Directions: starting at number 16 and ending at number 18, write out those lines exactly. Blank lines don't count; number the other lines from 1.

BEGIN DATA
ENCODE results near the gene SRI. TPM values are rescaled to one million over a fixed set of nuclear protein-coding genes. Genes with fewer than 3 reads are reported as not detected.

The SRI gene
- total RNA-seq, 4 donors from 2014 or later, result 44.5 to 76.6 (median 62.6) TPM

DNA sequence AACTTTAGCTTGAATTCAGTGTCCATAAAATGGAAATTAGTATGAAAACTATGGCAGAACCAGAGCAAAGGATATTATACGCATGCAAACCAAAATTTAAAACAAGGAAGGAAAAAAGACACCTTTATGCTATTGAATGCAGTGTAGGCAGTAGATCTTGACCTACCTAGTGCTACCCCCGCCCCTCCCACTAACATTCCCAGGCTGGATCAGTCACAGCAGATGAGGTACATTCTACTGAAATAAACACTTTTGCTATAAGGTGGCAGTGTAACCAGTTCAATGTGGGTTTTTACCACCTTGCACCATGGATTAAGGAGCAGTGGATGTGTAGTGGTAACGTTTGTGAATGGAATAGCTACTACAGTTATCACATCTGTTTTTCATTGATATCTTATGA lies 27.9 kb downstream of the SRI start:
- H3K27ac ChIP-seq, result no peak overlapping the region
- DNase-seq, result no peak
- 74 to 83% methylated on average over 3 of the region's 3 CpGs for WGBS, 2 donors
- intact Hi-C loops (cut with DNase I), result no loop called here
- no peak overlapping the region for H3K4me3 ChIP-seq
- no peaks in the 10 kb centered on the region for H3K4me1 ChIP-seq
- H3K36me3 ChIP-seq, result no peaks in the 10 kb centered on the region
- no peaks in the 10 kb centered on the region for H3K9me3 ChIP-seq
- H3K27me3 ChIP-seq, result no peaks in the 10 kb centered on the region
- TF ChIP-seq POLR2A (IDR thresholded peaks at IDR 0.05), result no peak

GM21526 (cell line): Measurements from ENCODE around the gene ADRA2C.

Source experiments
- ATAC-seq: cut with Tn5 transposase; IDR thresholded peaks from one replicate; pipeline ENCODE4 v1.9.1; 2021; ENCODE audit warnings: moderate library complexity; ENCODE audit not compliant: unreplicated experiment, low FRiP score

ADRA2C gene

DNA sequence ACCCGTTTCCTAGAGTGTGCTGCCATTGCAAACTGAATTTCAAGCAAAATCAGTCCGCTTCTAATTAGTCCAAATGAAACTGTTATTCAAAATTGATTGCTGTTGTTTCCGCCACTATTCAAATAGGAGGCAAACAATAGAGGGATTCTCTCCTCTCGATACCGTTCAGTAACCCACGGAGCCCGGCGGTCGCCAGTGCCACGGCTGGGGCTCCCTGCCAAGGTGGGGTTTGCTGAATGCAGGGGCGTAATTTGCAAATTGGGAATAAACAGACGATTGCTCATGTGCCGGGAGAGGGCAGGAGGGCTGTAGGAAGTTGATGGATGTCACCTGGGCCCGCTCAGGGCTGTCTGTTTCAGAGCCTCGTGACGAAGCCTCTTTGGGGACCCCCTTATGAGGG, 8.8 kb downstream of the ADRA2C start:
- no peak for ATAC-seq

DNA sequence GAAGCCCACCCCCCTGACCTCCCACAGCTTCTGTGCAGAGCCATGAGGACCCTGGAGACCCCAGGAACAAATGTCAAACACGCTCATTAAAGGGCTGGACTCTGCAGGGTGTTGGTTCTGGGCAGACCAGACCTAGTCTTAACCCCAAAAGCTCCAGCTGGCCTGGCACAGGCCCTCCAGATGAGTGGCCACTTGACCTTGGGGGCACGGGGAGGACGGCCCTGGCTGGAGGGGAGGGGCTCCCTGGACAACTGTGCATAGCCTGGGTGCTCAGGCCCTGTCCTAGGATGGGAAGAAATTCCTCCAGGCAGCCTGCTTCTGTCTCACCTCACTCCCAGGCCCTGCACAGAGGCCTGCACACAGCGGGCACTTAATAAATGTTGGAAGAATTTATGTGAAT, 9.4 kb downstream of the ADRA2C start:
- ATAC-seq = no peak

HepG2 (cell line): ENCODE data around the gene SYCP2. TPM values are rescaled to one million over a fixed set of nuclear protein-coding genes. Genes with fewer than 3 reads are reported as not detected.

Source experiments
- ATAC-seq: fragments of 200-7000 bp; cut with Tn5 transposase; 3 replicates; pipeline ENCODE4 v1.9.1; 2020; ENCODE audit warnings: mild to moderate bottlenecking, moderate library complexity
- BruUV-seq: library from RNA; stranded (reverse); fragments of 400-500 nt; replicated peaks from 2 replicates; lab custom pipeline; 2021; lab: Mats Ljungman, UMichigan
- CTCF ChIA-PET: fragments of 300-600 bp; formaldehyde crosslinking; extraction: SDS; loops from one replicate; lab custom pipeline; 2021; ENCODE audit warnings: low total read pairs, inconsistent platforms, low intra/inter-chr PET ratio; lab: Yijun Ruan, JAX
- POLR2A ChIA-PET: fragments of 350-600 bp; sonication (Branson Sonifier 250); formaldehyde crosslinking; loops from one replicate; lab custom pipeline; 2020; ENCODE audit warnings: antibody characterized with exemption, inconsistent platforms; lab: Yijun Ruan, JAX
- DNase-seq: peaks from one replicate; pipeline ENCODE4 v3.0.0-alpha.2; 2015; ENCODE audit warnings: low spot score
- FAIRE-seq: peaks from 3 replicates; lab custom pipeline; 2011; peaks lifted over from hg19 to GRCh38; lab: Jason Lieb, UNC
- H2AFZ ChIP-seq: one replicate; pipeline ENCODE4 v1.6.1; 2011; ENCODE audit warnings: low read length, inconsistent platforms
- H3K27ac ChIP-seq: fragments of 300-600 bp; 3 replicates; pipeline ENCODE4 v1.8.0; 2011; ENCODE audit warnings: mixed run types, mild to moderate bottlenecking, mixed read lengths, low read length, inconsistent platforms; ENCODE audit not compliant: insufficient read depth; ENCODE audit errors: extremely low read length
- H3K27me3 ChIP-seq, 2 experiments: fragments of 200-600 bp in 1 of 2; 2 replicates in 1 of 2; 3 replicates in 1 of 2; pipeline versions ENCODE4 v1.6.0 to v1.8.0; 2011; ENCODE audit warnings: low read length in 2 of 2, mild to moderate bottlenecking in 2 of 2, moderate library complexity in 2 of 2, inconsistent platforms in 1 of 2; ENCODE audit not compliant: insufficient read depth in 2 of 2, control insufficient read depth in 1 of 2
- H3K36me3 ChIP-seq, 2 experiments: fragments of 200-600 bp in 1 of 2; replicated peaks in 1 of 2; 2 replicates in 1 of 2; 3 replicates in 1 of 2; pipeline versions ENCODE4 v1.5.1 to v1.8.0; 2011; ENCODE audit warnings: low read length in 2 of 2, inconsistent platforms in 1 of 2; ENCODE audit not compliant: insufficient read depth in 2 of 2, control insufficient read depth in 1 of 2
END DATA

Source experiments
- ATAC-seq: cut with Tn5 transposase; IDR thresholded peaks from one replicate; pipeline ENCODE4 v1.9.1; 2021; ENCODE audit warnings: moderate library complexity; ENCODE audit not compliant: unreplicated experiment, low FRiP score

ADRA2C gene